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Vermont Inmates Hide Image Of Pig On Police Decals

It took Vermont officials four years to notice a little creative editing by one or more inmates. Look at this police decal:

The state seal is seen on the side of a Vermont State Police cruiser. Some Vermont inmates have gotten the best of the state police by adding a pig to the state decal on their cruisers. i

The state seal is seen on the side of a Vermont State Police cruiser. Some Vermont inmates have gotten the best of the state police by adding a pig to the state decal on their cruisers. Toby Talbot/AP hide caption

toggle caption Toby Talbot/AP
The state seal is seen on the side of a Vermont State Police cruiser. Some Vermont inmates have gotten the best of the state police by adding a pig to the state decal on their cruisers.

The state seal is seen on the side of a Vermont State Police cruiser. Some Vermont inmates have gotten the best of the state police by adding a pig to the state decal on their cruisers.

Toby Talbot/AP

Look at the cow underneath the tree. Embedded within the cow's spots is an image of a pig, which as the Burlington Free Press reminds us is the '60s-era epithet used by protesters to refer to police.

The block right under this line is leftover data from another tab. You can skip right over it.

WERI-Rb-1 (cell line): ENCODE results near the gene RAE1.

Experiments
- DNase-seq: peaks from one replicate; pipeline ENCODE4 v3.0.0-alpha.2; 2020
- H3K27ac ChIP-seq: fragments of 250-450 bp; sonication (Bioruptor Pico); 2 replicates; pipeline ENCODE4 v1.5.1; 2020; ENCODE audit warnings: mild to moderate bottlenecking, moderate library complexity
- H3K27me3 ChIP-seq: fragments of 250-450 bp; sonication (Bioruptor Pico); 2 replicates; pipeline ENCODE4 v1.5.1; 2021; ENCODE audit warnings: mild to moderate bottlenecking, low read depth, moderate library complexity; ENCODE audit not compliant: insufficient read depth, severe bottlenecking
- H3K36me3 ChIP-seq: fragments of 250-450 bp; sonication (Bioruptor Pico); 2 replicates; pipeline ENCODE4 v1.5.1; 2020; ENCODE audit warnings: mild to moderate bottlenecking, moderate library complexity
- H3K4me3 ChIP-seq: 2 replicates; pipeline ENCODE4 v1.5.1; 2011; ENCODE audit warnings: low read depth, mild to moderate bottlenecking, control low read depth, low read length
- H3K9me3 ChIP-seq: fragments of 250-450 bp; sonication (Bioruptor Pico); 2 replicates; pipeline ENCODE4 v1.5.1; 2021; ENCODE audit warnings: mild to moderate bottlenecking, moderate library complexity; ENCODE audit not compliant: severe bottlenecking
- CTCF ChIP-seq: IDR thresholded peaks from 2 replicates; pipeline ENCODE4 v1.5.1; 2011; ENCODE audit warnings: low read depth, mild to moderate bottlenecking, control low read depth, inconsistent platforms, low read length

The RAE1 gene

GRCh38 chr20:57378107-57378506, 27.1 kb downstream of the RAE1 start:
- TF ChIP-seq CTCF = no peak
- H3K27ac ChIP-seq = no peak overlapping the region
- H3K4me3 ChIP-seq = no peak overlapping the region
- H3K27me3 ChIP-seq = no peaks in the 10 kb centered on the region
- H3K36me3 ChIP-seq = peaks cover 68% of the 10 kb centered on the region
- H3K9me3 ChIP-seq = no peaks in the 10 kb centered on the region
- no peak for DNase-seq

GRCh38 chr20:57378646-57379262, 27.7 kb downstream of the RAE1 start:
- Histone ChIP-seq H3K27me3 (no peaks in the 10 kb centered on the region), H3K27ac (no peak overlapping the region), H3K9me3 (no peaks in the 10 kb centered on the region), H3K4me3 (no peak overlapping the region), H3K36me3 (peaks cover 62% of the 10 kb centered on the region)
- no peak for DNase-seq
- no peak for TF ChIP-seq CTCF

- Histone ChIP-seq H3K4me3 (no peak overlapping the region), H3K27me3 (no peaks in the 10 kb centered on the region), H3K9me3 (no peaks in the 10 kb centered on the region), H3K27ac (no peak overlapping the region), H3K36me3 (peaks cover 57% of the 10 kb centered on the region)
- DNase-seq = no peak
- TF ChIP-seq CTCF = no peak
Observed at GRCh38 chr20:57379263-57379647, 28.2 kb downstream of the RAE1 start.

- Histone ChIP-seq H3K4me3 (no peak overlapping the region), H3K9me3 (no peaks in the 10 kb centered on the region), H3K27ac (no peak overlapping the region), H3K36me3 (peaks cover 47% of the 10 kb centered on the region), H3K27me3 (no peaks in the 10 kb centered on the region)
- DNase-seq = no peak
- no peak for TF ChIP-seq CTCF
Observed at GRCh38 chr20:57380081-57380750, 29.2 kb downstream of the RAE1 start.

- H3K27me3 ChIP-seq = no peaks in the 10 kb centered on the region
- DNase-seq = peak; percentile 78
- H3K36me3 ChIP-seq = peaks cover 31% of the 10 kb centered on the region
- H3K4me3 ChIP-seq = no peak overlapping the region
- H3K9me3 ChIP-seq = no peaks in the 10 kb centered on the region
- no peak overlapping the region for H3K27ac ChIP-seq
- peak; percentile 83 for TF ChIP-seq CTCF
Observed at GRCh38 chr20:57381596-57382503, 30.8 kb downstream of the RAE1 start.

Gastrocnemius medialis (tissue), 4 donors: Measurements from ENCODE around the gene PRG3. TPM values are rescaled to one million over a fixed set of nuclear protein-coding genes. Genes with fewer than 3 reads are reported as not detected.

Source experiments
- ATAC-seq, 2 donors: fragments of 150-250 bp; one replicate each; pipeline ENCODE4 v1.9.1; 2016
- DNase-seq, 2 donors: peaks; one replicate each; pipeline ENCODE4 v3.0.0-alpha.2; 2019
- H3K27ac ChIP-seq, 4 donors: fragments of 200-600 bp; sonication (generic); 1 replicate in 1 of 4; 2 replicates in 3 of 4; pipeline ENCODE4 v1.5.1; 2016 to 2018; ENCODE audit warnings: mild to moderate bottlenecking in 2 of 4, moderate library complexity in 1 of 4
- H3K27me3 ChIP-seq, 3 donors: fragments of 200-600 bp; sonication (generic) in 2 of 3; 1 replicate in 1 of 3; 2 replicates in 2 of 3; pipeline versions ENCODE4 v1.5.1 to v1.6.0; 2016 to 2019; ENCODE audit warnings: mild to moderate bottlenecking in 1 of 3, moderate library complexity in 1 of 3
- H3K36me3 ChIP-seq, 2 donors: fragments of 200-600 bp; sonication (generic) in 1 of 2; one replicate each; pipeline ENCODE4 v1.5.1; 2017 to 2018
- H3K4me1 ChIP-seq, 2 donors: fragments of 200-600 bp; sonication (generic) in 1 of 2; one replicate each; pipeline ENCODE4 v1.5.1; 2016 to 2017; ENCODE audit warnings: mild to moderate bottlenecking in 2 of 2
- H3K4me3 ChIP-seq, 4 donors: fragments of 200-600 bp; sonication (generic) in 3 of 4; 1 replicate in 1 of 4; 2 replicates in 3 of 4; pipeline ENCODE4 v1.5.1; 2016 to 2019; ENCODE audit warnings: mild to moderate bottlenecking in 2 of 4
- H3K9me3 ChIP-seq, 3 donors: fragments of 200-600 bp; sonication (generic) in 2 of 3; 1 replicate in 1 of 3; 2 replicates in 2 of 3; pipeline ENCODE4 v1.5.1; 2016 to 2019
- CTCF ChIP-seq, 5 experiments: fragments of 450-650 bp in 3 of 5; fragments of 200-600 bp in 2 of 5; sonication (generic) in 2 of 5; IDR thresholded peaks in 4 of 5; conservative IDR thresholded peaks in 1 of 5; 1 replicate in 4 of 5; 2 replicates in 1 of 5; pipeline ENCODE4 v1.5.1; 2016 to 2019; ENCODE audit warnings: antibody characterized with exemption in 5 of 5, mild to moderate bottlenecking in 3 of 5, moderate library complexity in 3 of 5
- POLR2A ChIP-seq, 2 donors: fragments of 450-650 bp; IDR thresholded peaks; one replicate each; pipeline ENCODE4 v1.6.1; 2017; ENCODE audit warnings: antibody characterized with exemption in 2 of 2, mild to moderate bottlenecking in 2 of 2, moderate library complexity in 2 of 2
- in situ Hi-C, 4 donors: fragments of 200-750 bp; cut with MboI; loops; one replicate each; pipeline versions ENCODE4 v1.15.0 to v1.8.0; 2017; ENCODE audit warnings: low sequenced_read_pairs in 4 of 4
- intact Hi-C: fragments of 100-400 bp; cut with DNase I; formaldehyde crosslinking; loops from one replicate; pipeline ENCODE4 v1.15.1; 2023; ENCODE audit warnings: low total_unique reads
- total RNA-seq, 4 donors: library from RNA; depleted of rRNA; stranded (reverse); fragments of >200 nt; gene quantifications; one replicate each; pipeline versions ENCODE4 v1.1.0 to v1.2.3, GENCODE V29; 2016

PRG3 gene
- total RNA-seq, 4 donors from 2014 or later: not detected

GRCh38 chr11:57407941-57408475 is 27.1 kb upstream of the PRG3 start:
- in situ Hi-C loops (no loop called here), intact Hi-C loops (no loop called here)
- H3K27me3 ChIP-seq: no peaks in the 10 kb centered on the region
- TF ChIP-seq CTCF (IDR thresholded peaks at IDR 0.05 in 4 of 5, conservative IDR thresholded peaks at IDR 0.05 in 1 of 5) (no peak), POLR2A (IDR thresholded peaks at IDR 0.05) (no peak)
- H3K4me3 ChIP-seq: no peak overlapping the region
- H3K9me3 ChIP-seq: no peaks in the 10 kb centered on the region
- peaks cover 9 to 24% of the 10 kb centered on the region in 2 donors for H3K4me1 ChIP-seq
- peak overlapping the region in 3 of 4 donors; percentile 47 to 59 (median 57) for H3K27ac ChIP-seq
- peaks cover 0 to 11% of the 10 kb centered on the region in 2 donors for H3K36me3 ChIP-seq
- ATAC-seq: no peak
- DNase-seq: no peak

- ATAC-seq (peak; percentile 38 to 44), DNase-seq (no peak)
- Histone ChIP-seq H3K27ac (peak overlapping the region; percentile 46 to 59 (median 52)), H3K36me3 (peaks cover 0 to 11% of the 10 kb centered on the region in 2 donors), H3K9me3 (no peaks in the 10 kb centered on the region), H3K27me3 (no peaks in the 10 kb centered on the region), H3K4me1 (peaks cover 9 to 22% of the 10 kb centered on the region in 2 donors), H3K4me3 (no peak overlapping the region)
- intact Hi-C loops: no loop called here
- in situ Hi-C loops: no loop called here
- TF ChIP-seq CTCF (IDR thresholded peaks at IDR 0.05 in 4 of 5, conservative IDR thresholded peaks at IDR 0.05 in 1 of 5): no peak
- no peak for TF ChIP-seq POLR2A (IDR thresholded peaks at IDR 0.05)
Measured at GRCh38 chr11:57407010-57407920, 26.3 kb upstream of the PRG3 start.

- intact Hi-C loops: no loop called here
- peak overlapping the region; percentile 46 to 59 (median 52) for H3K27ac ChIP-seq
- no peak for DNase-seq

Reuters reports that it was likely put there by inmates. The state, Reuters adds, "contracts with correctional facilities employing prisoners to make some print products, including the cruiser decals." One or more inmates somehow accessed the computer program holding the image and rejiggered it. The quality assurance department failed to notice it and as far as the state police know, the modified decal was used on as many as 30 Vermont State Police cruisers.

Some weren't laughing.

"It dishonors the memory of those past and present members, especially for those who have lost their lives in the line of duty," state police spokeswoman Stephanie Dasaro told Reuters.

But the Free Press reports that others took it in stride:

"'This is not as offensive as it would have been years ago. We can see the humor,' said Public Safety Commissioner Keith Flynn, a former state trooper and state prosecutor who was named commissioner a year ago. 'If the person had used some of that creativeness, he or she would not have ended up inside.'"

It'll cost police $780 to correct the decals. The money will come from the small profits made by the prison division that makes things like license plates and stationery for state offices.

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